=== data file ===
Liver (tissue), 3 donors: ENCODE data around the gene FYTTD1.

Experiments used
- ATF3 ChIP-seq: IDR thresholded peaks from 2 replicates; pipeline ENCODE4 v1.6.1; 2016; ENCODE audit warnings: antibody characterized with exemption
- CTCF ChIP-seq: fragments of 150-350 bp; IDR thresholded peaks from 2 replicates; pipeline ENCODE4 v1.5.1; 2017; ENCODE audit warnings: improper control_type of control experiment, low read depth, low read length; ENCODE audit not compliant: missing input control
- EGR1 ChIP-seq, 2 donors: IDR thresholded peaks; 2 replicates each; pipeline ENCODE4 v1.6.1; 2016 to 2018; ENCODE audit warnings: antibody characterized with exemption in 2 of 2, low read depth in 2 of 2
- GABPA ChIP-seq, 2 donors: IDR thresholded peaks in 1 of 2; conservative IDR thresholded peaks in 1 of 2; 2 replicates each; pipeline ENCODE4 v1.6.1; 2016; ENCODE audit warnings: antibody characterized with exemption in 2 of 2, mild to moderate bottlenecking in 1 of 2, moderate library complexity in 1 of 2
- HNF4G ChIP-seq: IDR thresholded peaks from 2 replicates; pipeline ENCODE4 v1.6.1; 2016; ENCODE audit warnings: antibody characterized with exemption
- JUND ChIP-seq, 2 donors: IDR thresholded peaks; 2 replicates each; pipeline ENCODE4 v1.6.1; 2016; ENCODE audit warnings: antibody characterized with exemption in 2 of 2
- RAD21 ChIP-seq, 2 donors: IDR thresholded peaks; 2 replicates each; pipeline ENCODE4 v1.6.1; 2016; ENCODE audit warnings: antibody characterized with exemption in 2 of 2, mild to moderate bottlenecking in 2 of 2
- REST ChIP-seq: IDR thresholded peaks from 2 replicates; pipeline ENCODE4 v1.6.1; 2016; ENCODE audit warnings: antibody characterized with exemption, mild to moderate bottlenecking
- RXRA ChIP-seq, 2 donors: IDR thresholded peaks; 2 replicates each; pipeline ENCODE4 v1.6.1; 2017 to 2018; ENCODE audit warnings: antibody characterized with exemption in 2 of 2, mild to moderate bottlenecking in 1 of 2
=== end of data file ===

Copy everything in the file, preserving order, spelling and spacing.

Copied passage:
Liver (tissue), 3 donors: ENCODE data around the gene FYTTD1.

Experiments used
- ATF3 ChIP-seq: IDR thresholded peaks from 2 replicates; pipeline ENCODE4 v1.6.1; 2016; ENCODE audit warnings: antibody characterized with exemption
- CTCF ChIP-seq: fragments of 150-350 bp; IDR thresholded peaks from 2 replicates; pipeline ENCODE4 v1.5.1; 2017; ENCODE audit warnings: improper control_type of control experiment, low read depth, low read length; ENCODE audit not compliant: missing input control
- EGR1 ChIP-seq, 2 donors: IDR thresholded peaks; 2 replicates each; pipeline ENCODE4 v1.6.1; 2016 to 2018; ENCODE audit warnings: antibody characterized with exemption in 2 of 2, low read depth in 2 of 2
- GABPA ChIP-seq, 2 donors: IDR thresholded peaks in 1 of 2; conservative IDR thresholded peaks in 1 of 2; 2 replicates each; pipeline ENCODE4 v1.6.1; 2016; ENCODE audit warnings: antibody characterized with exemption in 2 of 2, mild to moderate bottlenecking in 1 of 2, moderate library complexity in 1 of 2
- HNF4G ChIP-seq: IDR thresholded peaks from 2 replicates; pipeline ENCODE4 v1.6.1; 2016; ENCODE audit warnings: antibody characterized with exemption
- JUND ChIP-seq, 2 donors: IDR thresholded peaks; 2 replicates each; pipeline ENCODE4 v1.6.1; 2016; ENCODE audit warnings: antibody characterized with exemption in 2 of 2
- RAD21 ChIP-seq, 2 donors: IDR thresholded peaks; 2 replicates each; pipeline ENCODE4 v1.6.1; 2016; ENCODE audit warnings: antibody characterized with exemption in 2 of 2, mild to moderate bottlenecking in 2 of 2
- REST ChIP-seq: IDR thresholded peaks from 2 replicates; pipeline ENCODE4 v1.6.1; 2016; ENCODE audit warnings: antibody characterized with exemption, mild to moderate bottlenecking
- RXRA ChIP-seq, 2 donors: IDR thresholded peaks; 2 replicates each; pipeline ENCODE4 v1.6.1; 2017 to 2018; ENCODE audit warnings: antibody characterized with exemption in 2 of 2, mild to moderate bottlenecking in 1 of 2